Tuesday, August 16, 2016

`With His People, All Waiting for the Past'

The marvelous title of Les Murray’s new collection, Waiting for the Past (Farrar, Straus and Giroux, 2016), is taken from the opening stanzas of “Growth,” one of many rooted in memories of Murray’s childhood in New South Wales:

“One who’d been my friendly Gran
was now mostly barred from me,
accomplishing her hard death
on that strange farm miles away.

“My mother was nursing her
so we couldn’t be at home.
Dad had to stay out there, milking,
appearing sometimes, with his people,
all waiting for the past.”

Murray’s meaning is double. His father, decades earlier (Murray was born in 1938), waits for the grandmother’s death to make her a part of the “past,” a memory. The dead are with us, but alien. They have entered another realm. Secondly, the poet plumbs his memories and waits for the past to appear, like a photographic image in a tray of developer. We learn the textures of our memory, the gaps and vivid scenes, the effortlessly remembered and involuntarily forgotten. Memory is an endlessly edited palimpsest, and yet we fancy it permanent. In Speak, Memory, Nabokov remembers his family’s estate in Russia: “I see again my schoolroom in Vyra, the blue roses of the wallpaper, the open window . . . . Everything is as it should be, nothing will ever change, nobody will ever die.”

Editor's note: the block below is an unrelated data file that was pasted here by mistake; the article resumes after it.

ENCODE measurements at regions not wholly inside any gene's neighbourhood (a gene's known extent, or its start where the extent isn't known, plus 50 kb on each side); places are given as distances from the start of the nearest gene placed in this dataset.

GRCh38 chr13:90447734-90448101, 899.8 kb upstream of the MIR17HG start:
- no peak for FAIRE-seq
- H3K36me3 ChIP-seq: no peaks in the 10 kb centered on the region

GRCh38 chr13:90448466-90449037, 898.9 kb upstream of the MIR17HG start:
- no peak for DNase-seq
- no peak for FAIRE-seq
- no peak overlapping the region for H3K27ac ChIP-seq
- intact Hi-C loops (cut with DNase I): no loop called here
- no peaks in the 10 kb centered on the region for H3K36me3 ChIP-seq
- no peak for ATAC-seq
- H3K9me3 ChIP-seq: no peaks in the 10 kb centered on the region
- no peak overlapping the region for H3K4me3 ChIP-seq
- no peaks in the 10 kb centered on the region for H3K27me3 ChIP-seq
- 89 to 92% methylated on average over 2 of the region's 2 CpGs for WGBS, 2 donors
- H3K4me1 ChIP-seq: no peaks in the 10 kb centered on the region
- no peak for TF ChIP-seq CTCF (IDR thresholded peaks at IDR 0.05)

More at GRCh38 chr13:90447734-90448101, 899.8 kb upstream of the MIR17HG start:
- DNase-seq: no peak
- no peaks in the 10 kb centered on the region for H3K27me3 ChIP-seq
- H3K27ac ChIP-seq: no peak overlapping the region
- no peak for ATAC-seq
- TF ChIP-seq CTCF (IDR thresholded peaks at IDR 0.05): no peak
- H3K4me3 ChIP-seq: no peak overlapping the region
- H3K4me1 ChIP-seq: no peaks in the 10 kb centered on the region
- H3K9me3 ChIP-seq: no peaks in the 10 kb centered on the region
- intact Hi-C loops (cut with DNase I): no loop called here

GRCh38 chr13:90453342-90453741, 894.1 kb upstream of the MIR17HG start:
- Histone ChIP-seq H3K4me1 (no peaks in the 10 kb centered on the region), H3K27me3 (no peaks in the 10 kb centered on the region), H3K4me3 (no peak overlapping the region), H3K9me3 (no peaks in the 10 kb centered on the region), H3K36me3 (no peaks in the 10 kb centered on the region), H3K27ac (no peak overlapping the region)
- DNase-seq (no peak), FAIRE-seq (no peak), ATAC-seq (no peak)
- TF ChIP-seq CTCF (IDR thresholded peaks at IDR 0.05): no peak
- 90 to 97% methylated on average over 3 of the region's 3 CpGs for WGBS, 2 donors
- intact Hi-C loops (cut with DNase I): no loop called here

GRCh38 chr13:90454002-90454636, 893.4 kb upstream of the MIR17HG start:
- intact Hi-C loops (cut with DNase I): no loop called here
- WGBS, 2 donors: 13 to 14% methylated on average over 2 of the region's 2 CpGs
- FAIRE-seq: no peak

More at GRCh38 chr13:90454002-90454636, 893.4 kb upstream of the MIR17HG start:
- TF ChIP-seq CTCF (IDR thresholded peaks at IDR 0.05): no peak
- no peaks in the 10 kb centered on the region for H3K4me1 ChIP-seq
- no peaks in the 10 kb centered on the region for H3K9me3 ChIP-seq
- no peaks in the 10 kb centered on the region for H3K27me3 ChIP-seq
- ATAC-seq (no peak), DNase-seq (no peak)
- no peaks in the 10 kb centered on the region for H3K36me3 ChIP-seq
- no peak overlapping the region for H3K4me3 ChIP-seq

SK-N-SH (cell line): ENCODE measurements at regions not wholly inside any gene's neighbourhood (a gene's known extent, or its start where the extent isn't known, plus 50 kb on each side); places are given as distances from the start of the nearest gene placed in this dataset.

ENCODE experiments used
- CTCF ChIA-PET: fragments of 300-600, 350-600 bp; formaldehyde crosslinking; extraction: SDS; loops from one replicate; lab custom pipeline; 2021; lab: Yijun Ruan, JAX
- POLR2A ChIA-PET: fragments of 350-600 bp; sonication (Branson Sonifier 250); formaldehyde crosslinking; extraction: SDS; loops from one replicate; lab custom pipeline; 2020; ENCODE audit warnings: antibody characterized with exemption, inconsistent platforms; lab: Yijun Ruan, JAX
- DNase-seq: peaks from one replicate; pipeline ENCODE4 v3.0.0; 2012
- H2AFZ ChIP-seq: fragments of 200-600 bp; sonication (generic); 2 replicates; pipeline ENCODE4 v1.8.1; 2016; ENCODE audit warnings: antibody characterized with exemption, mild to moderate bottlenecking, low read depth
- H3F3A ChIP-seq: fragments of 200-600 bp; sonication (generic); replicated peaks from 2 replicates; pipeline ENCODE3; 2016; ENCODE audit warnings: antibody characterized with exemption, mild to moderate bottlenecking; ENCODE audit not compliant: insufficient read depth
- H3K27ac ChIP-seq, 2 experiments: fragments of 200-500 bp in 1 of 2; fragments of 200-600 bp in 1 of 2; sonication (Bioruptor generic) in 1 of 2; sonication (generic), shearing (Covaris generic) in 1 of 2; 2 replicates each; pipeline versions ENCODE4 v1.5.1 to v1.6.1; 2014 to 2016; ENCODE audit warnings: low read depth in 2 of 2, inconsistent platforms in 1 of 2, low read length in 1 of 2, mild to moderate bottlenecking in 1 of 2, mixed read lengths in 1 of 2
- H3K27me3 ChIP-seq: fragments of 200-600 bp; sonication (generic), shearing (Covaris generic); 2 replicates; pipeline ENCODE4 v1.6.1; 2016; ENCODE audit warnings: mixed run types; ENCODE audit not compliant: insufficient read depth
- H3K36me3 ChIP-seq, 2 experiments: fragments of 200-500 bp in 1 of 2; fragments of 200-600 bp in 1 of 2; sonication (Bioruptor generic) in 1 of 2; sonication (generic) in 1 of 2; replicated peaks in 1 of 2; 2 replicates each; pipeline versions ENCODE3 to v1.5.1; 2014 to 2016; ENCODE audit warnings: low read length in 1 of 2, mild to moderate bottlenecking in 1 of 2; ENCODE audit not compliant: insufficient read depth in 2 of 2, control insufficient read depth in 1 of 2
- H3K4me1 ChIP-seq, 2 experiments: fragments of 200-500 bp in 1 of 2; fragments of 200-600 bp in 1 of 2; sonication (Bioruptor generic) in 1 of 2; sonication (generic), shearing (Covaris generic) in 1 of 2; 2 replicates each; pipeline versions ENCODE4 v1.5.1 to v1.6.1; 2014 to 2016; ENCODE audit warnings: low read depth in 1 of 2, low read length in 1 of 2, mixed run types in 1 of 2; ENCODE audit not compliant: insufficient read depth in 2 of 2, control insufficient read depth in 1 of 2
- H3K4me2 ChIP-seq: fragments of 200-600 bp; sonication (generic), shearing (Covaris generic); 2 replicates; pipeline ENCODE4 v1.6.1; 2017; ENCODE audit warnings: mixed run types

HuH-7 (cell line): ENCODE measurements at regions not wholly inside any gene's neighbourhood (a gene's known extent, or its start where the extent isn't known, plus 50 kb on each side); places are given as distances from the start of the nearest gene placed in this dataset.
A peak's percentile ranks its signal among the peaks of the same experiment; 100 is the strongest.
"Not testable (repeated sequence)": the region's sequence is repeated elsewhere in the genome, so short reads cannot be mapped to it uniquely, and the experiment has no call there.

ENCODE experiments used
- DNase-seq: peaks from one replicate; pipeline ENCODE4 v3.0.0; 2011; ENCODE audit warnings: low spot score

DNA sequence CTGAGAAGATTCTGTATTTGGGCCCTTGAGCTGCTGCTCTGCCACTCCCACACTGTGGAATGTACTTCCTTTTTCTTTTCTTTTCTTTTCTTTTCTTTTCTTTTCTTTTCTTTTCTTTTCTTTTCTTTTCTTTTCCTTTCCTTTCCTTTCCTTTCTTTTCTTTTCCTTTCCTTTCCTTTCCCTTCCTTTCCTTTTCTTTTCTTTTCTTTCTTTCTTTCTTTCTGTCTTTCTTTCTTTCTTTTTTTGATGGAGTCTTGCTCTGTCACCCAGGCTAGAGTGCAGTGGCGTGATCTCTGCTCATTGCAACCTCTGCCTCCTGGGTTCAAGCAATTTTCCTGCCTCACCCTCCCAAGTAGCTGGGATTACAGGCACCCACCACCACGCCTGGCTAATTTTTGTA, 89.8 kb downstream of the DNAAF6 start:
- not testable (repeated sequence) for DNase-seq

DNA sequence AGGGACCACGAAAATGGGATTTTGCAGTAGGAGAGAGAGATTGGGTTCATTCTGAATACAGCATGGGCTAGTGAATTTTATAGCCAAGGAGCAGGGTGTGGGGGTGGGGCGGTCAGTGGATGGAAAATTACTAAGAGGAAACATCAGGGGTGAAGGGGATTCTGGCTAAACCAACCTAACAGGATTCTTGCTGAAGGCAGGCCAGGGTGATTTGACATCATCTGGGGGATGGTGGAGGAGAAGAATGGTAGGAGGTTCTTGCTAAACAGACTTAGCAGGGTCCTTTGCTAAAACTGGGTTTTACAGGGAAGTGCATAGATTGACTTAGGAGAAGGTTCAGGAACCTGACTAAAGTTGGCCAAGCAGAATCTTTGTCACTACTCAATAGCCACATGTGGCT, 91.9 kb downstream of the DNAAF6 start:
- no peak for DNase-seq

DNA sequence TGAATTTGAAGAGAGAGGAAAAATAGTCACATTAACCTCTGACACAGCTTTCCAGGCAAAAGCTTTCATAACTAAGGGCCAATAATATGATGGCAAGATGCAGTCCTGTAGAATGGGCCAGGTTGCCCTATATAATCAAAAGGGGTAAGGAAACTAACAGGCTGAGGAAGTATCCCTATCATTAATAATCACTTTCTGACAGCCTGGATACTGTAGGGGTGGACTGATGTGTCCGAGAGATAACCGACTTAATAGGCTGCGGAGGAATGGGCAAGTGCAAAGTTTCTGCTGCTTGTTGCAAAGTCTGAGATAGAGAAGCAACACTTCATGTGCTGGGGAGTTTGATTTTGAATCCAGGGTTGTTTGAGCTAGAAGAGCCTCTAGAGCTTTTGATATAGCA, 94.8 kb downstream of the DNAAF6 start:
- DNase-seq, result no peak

The reality is sad in a different way, as Eric Ormsby reminds us in “Childhood House" (Coastlines, 1992):

“I see that this isn’t so, that
Memory decays like the rest, is unstable in its essence,
Flits, occludes, is variable, sidesteps, bleeds away, eludes
All recovery; worse, is not what it seemed once, alters
Unfairly, is not the intact garden we remember, but
Instead, speeds away from us backwards terrifically
Until when we pause to touch that sun-remembered
Wall, the stones are friable, crack and sift down,
And we could cry at the fierceness of that velocity
If our astonished eyes had time.”

1 comment:

Brian said...

Wonderful contrast. Nabokov's is the rarity, a Platonic Ideal, and Ormsby's, however beautifully put, the banal reality. For most of us, "waiting for the past" has but one meaning.